Sermons

Sun, Dec 31, 2017

Incarnation as incursion

Series:Sermons

To the average person overseas there's nothing more quintessentially Australian--

or cuter--

than a koala.

And there's nothing that many of them want to do more, when visiting our shores...

than to cuddle one.

So, a few years ago... 

when we posted photos on FaceBook of a youngish koala that had stealthily wandered into our house--

through the open back door, one hot summer evening...

and visited our toilet...

before hopping the small gate across the doorway to our bedroom...

and jumping onto our bed--

we received quite a number of comments from overseas friends...

suggesting on how cute it was and how lucky we were.

And, let's face it... 

if your only experience of koalas is seeing videos of people cuddling them at Cleland...

or observing them from a distance up a tree...

slowly and somnambulantly plucking and chewing gum leaves...

then that's probably what you would think.

But, if you have ever had an experience with wild koalas--

which I did, when I was a vet...

then you would know differently.

Not only do they smell and they are, generally, covered in fleas...

but they can move very quickly.

They can be very tetchy.

And their claws are incredibly strong and incredibly sharp--

which means that they can do a lot of damage if scared and cornered.

So, we were really lucky that night when Liam--

our late Irish Wolfhound-- 

heard the noise in the toilet and took off up the hallway.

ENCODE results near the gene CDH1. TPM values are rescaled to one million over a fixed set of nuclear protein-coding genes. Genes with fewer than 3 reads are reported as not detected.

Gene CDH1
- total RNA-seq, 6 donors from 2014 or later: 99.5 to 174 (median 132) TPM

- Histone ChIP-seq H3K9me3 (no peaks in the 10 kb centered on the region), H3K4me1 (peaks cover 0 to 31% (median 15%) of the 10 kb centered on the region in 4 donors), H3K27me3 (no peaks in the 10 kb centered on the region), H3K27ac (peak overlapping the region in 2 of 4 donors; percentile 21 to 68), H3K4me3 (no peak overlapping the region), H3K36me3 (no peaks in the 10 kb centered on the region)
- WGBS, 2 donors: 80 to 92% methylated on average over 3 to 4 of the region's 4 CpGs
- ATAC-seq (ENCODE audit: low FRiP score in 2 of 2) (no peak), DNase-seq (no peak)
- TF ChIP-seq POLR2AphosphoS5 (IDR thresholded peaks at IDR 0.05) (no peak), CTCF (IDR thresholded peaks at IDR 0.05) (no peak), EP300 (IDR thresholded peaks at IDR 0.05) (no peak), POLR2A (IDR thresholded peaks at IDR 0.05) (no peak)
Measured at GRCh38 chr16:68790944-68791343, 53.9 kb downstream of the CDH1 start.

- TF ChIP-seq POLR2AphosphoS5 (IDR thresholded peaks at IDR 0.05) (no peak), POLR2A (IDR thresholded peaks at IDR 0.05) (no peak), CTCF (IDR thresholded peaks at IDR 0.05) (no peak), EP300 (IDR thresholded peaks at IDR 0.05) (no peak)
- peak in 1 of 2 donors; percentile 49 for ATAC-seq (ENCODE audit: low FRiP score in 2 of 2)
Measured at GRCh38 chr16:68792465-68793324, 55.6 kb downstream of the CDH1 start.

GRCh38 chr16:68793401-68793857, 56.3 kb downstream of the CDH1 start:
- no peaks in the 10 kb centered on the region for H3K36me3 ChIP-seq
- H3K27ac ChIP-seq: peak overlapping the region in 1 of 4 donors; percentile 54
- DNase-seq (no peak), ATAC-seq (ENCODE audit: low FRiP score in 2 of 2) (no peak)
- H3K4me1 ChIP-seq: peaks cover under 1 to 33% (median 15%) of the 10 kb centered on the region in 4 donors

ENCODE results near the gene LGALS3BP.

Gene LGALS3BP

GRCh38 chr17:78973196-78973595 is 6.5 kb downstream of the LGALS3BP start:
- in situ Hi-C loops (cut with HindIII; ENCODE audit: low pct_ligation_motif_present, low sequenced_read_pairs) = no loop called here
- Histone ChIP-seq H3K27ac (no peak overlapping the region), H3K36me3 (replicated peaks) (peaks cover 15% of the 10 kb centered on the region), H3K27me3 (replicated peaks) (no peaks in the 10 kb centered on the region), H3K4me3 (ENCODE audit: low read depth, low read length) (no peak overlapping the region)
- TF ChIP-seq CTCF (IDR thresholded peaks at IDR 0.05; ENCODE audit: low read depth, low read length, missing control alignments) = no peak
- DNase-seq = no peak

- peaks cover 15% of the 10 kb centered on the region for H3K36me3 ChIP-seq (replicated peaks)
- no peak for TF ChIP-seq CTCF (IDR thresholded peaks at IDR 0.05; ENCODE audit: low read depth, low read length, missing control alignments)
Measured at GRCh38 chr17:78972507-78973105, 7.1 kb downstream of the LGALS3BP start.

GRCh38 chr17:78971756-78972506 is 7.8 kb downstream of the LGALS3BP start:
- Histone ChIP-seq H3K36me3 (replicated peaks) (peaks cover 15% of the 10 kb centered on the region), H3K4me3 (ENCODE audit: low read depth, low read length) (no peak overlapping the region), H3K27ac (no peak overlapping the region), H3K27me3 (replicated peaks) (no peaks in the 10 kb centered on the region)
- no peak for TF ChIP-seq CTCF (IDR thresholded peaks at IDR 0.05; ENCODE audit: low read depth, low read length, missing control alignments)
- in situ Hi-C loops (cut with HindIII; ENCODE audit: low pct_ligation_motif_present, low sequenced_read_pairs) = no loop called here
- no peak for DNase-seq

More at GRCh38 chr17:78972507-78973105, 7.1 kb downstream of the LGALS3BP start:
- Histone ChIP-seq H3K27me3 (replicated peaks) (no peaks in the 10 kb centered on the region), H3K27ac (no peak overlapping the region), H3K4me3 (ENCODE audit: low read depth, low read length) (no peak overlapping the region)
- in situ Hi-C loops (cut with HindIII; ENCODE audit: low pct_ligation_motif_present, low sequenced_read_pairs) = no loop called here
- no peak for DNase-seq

We were lucky that I was able to get there only seconds later...

and managed to drag him away from the koala before either of them--

getting over their initial shock--

had the presence of mind to attack the other.

Once trapped in our bedroom...

and, of course, now somewhat agitated...

it piddled on my pillow.

And, let me tell you, koala piddle reeks!

Quietly, slowly, and very carefully I had to enter the bedroom...

remove the flyscreen and open the window--

without startling or scaring it--

then turn off the light and close the door... 

to allow it some space and security to find its own way out.

But the whole scenario could easily have turned very messy...

very quickly.

 

In some ways, Luke's Christmas story is a bit like that.

On the surface-- 

and from a distance--

it seems a quaint, heart-warming tale.

Matthew's story, on the other hand, has quite a hard edge.

In Joseph's response to the news of Mary's pregnancy--

and the reference, in the Greek, to him being an "honourable man"--

there's a clear allusion to a possible honour-killing.

That's followed, then, by the intrigue of the so-called "Wise Men" visiting...

and the diabolical political machinations of King Herod...

who ends up slaughtering all of the baby boys in Bethlehem...

with Joseph, Mary, and Jesus escaping just in the nick of time.

But not so the story in Luke's Gospel.

Its author seems to paint a serene and romantic sort of portrait for his Christmas story--

a simple, rustic setting...

with lots of animals...

humble shepherds...

and angelic choirs.

On the surface, at least, it's a cute, heart-warming, feel-good sort of story--

a story which, of course, has given rise to our nativity scenes and our Christmas carols.

Behind that romantic portrait, the underlying message of the story--

the underlying message of the incarnation--

is that God reaches out to us...

that God comes to us...

metaphorically...

poetically...

existentially... 

embodied in this tiny bundle called Jesus.

The story of the incarnation present us with a God who comes to us...

enfleshed in all of the risks and potentials of human birth.